It is said that the right approach to investing and designing your equity portfolio begins by “knowing yourself”. And it’s not just about knowing your current financial status and your investing goals, but also about your ‘philosophy of investing’.
What approach to investing suits you the best comes down to the following factors.
Table of Contents
Decide Your Investing Approach
- Your age: Time is the most important factor in compounding and compounding is the most important factor in investing
- Your risk profile: Knowing how aggressive you are in talking about risks depends on your financial responsibilities and personal attitude. Do you panic easily when you see your portfolio in red? Do you like researching businesses? etc
- Your goals: These are the least important in my opinion as money should grow for its own sake rather than to just meet a goal like buying a house or educating children.
- Your philosophy: Do you believe in certain industries and companies and want to invest in them to watch those industries grow? Or do you just want to have your personal assets grow over time irrespective of the means?
My Investing Approach
I started investing only in 2016 (at the age of 25) and learnt a few things about the stock market before I started:
- The overall market will always fall
- The overall market will always come back up and make new highs
- Individual companies can behave more erratically and may or may not always come back
While these seem like 3 very simple statements, they helped me navigate the market cycles pretty well.
My approach boils down to the following:
- I believe India will grow as a country and hence the overall market in India will always make new highs in the long term
- Investing in an Index via SIP (for rupee cost averaging) is the best way to follow market returns
- There are certain industries and businesses that I personally believe in and want to invest in them directly
- These direct investments will always be large-cap companies in the NIFTY 100 universe (the top 100 companies in India by market cap)
- Since I make a decent income and I’m young, I’ll also have exposure to midcap and small-cap companies.
- However, since I want to focus on my core business and skillset instead of trading, I invest in midcap and small-cap companies only via mutual funds.
My Investing Portfolio
In this article, I will focus on the equity portfolio instead of my complete investing portfolio. In terms of the % of my portfolio in equity, It keeps changing from time to time.
Most people recommend the following:
% of total investment in equity = 100 – your age
So, as of writing this post, I’m 31 and my equity portfolio is around 70%. However, this is really by chance and not because I want to follow the formula exactly as it is.
Traditional investing theory suggests having the rest of the investment in risk-free debt.
However, the rest of my Investment Portfolio is split into real estate, gold, crypto, and some bonds too. And instead of holding cash, I feel to keep it in a liquid fund. I can withdraw it anytime I see an opportunity to invest more in a particular asset.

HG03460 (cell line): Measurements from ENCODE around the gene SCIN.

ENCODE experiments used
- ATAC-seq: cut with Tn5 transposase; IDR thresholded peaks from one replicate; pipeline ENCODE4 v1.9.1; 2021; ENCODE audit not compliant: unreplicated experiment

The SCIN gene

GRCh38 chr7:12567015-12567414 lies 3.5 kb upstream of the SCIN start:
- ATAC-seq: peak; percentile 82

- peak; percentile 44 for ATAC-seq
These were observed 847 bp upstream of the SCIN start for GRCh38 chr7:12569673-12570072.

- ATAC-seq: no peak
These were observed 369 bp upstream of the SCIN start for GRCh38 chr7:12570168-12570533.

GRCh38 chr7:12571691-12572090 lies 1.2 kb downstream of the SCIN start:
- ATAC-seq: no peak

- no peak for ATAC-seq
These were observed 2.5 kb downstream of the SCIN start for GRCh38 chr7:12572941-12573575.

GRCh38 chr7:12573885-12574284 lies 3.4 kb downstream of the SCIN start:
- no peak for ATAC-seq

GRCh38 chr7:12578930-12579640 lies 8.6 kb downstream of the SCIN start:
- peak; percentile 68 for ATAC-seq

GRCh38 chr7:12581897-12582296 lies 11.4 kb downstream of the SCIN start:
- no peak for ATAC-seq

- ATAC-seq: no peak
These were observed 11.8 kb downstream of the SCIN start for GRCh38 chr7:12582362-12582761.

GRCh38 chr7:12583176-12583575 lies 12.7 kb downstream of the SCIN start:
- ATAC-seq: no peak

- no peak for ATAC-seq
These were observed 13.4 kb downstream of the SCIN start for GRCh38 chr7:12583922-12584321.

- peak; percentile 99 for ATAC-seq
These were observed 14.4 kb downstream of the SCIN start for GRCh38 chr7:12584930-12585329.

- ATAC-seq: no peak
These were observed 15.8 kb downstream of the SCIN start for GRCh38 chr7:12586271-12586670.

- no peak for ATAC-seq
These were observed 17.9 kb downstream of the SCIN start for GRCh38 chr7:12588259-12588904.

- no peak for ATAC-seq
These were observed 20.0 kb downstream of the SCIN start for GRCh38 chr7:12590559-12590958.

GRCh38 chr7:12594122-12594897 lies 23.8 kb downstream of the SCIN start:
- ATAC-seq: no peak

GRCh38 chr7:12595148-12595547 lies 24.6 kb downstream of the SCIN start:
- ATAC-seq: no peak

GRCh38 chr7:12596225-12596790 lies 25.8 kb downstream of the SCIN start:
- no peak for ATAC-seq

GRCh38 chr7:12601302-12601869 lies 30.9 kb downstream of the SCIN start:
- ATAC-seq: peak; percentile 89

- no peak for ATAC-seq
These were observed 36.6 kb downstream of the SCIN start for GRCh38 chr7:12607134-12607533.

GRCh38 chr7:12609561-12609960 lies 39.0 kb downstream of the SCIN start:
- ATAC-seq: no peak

My Equity Portfolio
Now, let’s get down to the actual equity portfolio.
Here’s how I have structured my portfolio and while it does change from time to time, eventually I rebalance it to the following split:
|NIFTY 50 ETF
|NIFTY NEXT 50 (ETF)
|MIDCAP 150 (ETF)
|PGIM MIDCAP FUND
|AXIS SMALLCAP FUND
|NASDAQ 100 (ETF)
|S&P500 INDEX FUND
As you can see, 40% of my portfolio is in the market index (both India and USA), 30% in mutual funds, and 30% in to direct companies i.e. individual stocks.
I have come up with this split based on my investing profile. I want to get market returns over a long time on 40% of my money, give 30% of my money to fund houses to manage midcap and small-cap investments for me, and invest 30% of my money directly in companies I like.
In terms of the split between large-cap, midcap, and small-cap companies, 20% of my portfolio is in midcap, 20% in smallcap and the rest 60% in large-cap companies.
Midcap and Smallcap companies do offer exciting opportunities for long term growth as they can grow much more than large-cap companies.
However, I like to limit midcap and small-cap companies to 40% of my total equity portfolio.
So that’s my full equity portfolio! I’ haven’t mentioned the names of the individual stocks I’m currently holding as this is the 30% where I do swing trades from time and time.
However, some of the individual stocks I’ve been holding for a while are:
- TATA POWER
- TATA MOTORS
- HCL TECH
There are others in the list but they’re all from the NIFTY 100 set of stocks so I’m still counting them in my large-cap allocation.
There are some midcap and small-cap stocks too that I swing trade at times but the allocation to those is too small to be counted into my long term portfolio strategy.
That’s all for this article. Hopefully, I’ve given a direction for portfolio design to those who are building their own portfolio in terms of ideas they can use. Do not treat this as investment advice and recommendations. I’m not a financial advisor and what works for me may not work for you.
All the best and I’ll surely post an update to the article in case my portfolio strategy changes in the future.